Celebrating the Contribution of Bhai Avtar Singh Bhai Gurcharan Singh Ragi
In a fast changing atmosphere in which cultural and traditional values are receding as if to make space to apparently more impellent material needs, it is rare to have occasions to re-evaluate our heritage and express gratitude for those who gave invaluable contributions during a lifetime of dedication to music and spiritual values.
In was one of these rare moments when, on October 16, at the India Habitat Centre, Anād Foundation, a non-profit organization dedicated to the preservation of cultural and artistic heritage, held a function to honour Bhai Avtar Singh Bhai Gurcharan Singh Ragi. The name “Jashan”, chosen for the programme, indicated the spirit of celebration that Anād Foundation intended to give to this occasion. It was indeed a celebration for the 13 generations old tradition of Gurbani Kirtan, brought forward for the last four hundred years, and for their representatives.
Bhai Avtar Singh and Bhai Gurcharan Singh Ragi were present on the occasion, though their unstable health conditions had been a concern for family members and organizers, to receive the first Anād Sanman, the award offered by the Anād Foundation to eminent musicians or artists for their contribution to traditional art forms.
The programme was attended by an amazingly large audience: close family relatives and friends, lovers of Kirtan and music in general, artists from different artistic fields, eminent personalities including Dr. J.S. Neki, Baba Sarabjot Singh Bedi, Bishan Singh Bedi, Member of Parliament Dr. M S Gill, Dr. S A Ali, the Ambassador of Italy Mr. Antonio Armellini, the Italian First Counsellor Mr. Paolo Trichilo, the Italian artist Tarshito, the Sarna family and Mrs. Anita Singh, just to name a few, came together to celebrate sixty years of devoted singing and adherence to a precious spiritual heritage of Bhai Avtar Singh Gurcharan Singh Ragi, and their accompanist on Tabla, Bhai Swaran Singh.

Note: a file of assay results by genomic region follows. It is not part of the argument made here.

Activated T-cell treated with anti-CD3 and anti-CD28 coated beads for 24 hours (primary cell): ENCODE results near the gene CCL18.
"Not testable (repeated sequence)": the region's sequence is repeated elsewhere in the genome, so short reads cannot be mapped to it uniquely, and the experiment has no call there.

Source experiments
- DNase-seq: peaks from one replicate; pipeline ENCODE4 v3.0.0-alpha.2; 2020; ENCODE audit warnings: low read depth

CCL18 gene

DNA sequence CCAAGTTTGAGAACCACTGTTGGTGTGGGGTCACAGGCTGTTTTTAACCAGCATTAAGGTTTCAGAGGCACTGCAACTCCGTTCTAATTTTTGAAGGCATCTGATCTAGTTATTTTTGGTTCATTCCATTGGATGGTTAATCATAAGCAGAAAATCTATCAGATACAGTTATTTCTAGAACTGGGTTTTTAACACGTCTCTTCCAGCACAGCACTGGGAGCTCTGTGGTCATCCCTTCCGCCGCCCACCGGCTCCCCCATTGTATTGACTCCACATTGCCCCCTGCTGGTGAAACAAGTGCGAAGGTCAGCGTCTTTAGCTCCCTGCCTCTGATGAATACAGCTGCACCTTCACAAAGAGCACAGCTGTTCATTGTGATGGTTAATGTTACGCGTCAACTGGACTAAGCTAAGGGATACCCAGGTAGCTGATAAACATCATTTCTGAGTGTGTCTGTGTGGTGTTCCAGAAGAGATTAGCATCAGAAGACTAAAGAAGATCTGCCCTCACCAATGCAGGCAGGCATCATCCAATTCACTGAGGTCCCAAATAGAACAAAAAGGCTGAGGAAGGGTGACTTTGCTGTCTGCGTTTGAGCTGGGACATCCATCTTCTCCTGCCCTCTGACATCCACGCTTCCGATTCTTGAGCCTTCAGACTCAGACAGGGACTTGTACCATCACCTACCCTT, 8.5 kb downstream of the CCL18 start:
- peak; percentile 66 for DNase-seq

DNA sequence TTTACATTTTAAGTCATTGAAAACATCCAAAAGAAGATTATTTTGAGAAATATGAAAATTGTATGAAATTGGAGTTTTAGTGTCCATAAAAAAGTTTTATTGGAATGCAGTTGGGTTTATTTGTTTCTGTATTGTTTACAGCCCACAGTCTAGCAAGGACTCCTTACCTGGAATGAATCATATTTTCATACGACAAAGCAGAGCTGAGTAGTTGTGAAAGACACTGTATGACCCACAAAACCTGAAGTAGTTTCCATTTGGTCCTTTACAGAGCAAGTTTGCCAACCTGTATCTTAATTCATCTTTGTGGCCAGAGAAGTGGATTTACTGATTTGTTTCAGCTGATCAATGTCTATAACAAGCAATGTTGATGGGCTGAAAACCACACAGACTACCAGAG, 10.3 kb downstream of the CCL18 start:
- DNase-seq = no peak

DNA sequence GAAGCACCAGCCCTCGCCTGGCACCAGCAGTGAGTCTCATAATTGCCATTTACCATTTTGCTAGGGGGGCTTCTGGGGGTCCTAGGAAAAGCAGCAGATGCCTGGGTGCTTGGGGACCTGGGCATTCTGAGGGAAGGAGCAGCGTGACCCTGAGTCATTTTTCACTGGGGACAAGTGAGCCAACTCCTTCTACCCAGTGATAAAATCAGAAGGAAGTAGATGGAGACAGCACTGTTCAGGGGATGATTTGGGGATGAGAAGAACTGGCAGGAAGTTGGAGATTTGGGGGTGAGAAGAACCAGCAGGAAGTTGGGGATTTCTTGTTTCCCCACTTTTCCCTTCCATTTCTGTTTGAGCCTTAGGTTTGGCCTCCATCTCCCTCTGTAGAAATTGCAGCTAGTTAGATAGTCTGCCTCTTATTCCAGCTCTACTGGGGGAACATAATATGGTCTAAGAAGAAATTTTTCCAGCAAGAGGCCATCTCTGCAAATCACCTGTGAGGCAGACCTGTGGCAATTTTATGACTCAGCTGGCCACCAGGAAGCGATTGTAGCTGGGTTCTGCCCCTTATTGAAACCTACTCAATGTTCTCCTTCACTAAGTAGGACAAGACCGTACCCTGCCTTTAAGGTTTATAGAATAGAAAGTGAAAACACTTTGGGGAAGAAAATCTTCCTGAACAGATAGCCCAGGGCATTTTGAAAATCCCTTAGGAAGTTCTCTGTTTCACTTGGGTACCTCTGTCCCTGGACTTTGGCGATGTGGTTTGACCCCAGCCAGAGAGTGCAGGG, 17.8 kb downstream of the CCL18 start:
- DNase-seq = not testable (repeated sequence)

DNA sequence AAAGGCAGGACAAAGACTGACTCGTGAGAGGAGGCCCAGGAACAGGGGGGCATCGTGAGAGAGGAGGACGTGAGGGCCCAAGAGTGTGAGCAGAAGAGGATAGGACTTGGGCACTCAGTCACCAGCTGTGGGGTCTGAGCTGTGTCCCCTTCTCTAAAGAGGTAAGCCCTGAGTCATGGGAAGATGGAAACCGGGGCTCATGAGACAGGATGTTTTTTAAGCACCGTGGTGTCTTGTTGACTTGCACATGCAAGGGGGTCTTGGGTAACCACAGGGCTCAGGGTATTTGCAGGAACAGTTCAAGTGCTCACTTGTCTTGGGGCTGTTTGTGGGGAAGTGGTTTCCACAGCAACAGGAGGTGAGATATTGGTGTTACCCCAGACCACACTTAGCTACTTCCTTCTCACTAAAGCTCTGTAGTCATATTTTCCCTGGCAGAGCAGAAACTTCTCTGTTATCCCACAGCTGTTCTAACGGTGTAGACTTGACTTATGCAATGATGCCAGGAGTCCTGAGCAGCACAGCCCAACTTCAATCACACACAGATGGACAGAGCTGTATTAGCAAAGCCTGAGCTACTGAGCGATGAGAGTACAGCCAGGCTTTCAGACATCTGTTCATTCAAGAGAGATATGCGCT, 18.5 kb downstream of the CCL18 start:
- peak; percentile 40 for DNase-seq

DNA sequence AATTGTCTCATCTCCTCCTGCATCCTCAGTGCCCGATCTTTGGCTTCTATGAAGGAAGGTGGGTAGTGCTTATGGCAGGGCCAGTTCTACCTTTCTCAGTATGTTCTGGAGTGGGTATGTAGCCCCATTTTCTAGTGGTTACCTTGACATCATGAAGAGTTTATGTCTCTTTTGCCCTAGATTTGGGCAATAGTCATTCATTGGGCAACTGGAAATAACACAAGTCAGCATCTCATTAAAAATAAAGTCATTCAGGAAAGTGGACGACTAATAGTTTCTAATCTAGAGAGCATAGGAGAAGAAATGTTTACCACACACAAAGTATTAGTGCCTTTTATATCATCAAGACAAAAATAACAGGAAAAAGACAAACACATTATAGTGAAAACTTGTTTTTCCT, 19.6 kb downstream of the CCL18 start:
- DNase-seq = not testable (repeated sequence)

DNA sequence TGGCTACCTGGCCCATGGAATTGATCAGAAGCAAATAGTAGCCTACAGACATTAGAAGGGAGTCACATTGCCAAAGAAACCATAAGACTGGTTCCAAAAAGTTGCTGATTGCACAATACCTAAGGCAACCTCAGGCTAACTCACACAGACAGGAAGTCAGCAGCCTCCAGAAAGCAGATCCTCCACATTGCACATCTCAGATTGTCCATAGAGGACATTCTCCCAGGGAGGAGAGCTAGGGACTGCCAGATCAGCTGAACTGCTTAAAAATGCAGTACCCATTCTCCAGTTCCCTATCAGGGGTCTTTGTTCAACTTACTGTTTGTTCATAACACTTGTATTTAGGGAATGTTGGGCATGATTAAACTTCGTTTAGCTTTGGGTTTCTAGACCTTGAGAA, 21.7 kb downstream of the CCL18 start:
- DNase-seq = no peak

The melodious raga misra bhairavi on the Algoza by Shri Mehrdin invited the audience to join in the celebration. The short but enchanting performance of Shri Mehrdin was followed by an invigorating Pakhawaj solo performance by Shri Ravi Shankar Upadhyaya, who represents his family tradition that hails from Gaya, is one of the finest exponents of this art form.
After the welcoming by the Algoza and the Pakhawaj resonance that accompanied the entrance of Bhai Avtar Singh and Bhai Gurcharan Singh in the auditorium, Senior Advocate of the Supreme Court of India K.T.S. Tulsi, a founder Trustee of Anād Foundation, addressed the audience. He spoke about the Foundation, its objectives and the upcoming Anad Conservatory: An Institute of Arts, Aesthetics, Cultural Traditions and Developmental Studies. He also informed the audience about the successful setting up of a world-class audio restoration studio in New Delhi by the Anad Conservatory.
Following the introductions, Janāb Sakar Khan and Shri Gaivar Khan took the stage. They played compositions in raga asa, mājh and māru, melodies also used in Gurbani Kirtan, thus underlining affinities between the folk tradition and the sacred music tradition of the Guru Granth. The playing of Sakar Khan in the presence of Bhai Avtar Singh, Bhai Gurcharan Singh and Ustad Fahimuddin Dagar enabled the audience to witness an extraordinary conversation between two grand traditions of India: the Deshi and the Margi. The Kamaicha is in fact the bowed Dhrupadi Rabab, as recently discovered by Bhai Baldeep Singh, and was played until the 1980s without any percussion accompaniment, as the strike of the bow provided for its rhythmical development in different variations and patterns.